Online MBA in Supply Chain Management

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Master the Supply Chain at Every Stage

Every business has to deal with logistical issues, from sourcing materials to shipping products — and with the emergence of new global markets, companies with an international reach are eager for professionals with supply chain experience. Schools are rushing to meet the demand by adding specialized programs, and their recent crop of graduates are heavily recruited by companies. Earning an online MBA in supply chain management can be a smart move for logistically minded professionals. See what this MBA track is all about in this guide.

National Median Annual Salary & Job Growth For Supply Chain Management

The Bureau of Labor Statistics provides the following data about job growth in the supply chain management industry, as well as national median salary data for several different careers in the field:

Industrial Engineer1%$81,490
Purchasing Manager2%$106,090
Industrial Production Manager-4%$92,470
Operations Research Analyst30%$76,660
Source: Bureau of Labor Statistics.

Milestone Path: Supply Chain Management

Many individuals can improve their professional standing with an online MBA in supply chain management. Here’s how one logistician used his MBA to gain a higher position within his company, along with other key milestones that led to that point.

  1. Volunteering
    Organizes his college’s annual Thanksgiving food donation drive
  2. Finishes Undergrad
    Earns bachelor’s degree in statistics
  3. Entry-level Job
    Hired as a logistician for an automobile company
  4. MBA
    Completes an online MBA in supply chain management
  5. Advancement
    Oversees paint procurement for the company’s main plant
  6. Promotion
    Becomes industrial production manager of the entire auto plant

Getting a Supply Chain Management MBA Online

Thirty years ago, students did not have the option to earn an MBA online. Now they do – and many schools have done a good job of making all the benefits of a traditional program available to online students.

For instance, most schools have found a way to incorporate networking opportunities and career advising into their online MBA programs. But there are also benefits unique to students in online programs, such as the flexibility to learn on their own schedule and the cost savings associated with studying from home.

Students in online supply chain management MBA programs can expect to use learning management systems such as Blackboard to submit their work. Some programs may require students to travel to the school’s main campus a few times over the course of their studies, while others can be completed entirely online.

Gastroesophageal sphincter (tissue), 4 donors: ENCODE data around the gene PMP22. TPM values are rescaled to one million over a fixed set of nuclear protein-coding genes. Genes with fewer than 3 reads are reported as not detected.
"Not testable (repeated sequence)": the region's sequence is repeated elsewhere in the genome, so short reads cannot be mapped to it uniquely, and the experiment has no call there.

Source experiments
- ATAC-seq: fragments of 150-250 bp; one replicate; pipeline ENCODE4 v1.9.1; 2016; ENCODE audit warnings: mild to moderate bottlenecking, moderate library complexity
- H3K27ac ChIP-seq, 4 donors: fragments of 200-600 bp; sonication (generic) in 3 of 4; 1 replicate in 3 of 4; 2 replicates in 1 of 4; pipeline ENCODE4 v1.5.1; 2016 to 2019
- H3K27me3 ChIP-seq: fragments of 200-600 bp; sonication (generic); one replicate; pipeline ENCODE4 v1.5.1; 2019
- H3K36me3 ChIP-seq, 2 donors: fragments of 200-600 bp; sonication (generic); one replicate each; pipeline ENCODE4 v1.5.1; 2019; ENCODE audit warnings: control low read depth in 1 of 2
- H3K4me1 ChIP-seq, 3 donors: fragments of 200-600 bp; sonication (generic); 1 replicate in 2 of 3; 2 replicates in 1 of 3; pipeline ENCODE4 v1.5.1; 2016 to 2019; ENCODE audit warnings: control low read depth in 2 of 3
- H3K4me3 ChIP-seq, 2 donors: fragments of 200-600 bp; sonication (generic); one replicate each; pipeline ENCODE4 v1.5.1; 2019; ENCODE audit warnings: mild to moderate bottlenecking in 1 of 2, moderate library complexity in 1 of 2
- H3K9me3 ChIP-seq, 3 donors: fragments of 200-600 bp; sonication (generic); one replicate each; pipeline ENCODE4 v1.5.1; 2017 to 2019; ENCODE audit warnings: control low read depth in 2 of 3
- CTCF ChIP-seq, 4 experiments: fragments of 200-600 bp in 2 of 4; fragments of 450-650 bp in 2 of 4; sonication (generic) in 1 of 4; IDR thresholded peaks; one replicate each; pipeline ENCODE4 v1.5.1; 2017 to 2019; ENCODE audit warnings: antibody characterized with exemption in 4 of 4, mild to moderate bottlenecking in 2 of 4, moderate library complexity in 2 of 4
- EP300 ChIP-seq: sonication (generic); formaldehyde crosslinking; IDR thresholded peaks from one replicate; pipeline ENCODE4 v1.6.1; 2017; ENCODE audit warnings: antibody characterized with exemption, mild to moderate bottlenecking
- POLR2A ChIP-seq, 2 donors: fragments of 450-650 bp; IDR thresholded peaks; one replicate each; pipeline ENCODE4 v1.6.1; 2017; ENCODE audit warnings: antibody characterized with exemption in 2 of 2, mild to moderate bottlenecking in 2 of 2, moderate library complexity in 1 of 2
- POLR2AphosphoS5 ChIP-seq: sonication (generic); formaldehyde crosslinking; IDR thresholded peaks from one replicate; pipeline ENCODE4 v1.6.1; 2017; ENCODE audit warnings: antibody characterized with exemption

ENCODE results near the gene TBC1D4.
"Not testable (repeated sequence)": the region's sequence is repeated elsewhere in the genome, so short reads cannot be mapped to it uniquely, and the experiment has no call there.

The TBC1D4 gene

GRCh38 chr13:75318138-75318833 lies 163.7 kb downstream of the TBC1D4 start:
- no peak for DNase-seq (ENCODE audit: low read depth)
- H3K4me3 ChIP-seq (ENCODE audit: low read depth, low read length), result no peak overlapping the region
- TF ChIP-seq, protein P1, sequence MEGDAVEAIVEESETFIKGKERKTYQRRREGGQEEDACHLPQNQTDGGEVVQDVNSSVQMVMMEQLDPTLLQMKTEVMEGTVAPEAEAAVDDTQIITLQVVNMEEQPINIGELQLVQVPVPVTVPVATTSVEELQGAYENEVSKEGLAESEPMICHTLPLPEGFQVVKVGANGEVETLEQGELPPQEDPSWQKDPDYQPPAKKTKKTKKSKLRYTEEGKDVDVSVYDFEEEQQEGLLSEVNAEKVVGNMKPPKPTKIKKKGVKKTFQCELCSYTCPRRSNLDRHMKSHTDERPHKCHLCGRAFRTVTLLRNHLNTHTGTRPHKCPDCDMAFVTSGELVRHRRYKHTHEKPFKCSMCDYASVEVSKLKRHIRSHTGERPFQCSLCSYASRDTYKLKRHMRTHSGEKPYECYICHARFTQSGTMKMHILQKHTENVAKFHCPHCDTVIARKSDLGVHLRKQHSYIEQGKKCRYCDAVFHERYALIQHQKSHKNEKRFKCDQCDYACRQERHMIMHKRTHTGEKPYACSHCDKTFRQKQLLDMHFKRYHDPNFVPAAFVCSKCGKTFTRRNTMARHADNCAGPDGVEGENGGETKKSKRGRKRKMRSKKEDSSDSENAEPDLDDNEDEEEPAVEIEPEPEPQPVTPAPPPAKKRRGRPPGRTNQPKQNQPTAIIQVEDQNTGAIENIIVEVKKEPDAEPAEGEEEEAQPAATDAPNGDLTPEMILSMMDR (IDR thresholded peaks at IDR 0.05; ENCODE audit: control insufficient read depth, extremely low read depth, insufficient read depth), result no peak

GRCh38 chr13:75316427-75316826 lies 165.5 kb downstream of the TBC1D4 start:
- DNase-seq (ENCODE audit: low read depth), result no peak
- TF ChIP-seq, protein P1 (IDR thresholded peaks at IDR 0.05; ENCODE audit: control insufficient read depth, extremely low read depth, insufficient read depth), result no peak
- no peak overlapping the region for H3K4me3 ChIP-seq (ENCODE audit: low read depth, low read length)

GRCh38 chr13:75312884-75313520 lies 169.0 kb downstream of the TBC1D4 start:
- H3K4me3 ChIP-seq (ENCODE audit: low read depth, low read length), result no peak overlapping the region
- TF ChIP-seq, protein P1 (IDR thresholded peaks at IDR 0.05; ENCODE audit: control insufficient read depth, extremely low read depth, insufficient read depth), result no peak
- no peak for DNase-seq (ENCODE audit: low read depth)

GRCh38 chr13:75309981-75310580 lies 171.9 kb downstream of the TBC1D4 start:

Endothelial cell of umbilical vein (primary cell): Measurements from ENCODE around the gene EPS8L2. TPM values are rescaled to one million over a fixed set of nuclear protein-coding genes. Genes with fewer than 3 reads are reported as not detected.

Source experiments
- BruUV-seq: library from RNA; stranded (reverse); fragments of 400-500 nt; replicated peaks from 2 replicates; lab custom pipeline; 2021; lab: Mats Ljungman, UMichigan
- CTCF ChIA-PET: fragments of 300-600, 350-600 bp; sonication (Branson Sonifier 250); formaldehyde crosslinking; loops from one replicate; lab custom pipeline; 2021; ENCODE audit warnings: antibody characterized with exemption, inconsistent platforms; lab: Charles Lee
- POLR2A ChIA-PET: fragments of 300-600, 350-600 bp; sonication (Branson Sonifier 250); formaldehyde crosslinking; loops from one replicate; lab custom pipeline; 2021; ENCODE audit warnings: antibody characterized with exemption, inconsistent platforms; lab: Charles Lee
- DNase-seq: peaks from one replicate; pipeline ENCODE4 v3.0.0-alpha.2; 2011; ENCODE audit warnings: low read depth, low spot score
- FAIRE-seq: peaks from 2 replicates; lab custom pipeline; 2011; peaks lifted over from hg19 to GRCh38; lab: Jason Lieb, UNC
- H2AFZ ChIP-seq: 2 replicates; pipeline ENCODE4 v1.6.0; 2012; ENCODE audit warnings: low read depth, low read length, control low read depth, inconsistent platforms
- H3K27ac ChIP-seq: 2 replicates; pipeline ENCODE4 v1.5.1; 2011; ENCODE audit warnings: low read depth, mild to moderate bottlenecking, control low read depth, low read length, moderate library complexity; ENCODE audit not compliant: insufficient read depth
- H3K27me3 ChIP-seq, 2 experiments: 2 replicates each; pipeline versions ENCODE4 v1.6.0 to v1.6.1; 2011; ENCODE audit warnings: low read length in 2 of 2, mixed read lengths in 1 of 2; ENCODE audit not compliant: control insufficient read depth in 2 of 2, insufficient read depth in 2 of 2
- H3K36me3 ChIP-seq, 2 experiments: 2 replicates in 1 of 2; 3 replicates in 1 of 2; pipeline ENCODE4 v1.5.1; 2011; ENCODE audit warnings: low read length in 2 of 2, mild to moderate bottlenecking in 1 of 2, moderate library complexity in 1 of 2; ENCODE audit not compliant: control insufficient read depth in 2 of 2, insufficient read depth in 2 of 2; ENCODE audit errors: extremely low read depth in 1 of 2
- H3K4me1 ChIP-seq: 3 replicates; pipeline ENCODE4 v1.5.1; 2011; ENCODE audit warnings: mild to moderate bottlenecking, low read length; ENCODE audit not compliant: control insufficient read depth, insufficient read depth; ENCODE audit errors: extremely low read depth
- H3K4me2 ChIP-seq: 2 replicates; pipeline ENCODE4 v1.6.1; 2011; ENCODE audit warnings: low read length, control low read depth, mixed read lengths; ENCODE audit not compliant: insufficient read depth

Which MBA Program Type is Right for You?

Schools typically offer one of three online programs: an executive online MBA, a part-time online MBA or a full-time online MBA. Each of these options appeals to students with different time constraints and levels of work experience.

  • Executive (2 years)

    Executive MBA programs assume that their students have management experience. Mid-level managers who need to catch up with recent technological advances might consider such a program, as might career climbers looking for jobs outside their current industry. Executive online MBAs are tailored to full-time employees, meaning the degree has in-built flexibility and allows individuals to continue working normal hours.

  • Part-time (3+ years)

    Like executive MBA programs, part-time programs assume their students are working professionals. Unlike executive MBA programs, they do not assume their students work in a management capacity. Therefore, online MBA in supply chain management programs offered part-time will incorporate business and management fundamentals into their curricula.

  • Full-time (2 years)

    Students who do not have to continue working and can devote themselves exclusively to learning can take a full-time MBA in supply chain management program online over the course of two years. Like part-time students, they will learn about the principles of business and management before developing more specialized knowledge of supply chains. Their course load may be around 20 hours a week, which is supplemented by readings and assignments.

Supply Chain Management: Core MBA Classes

Every program has its own approach to teaching supply chain management online, but several courses consistently pop up across MBA curricula. Here are a few:

Global Operations

Because of globalization, a car at an automobile plant in Kentucky may be put together with parts built in Japan, Mexico and Canada. As a result, colleges have started teaching students about how the global supply chain functions. Students will study global issues related to facility planning and product design, as well as various environmental, legal and ethical issues in operations.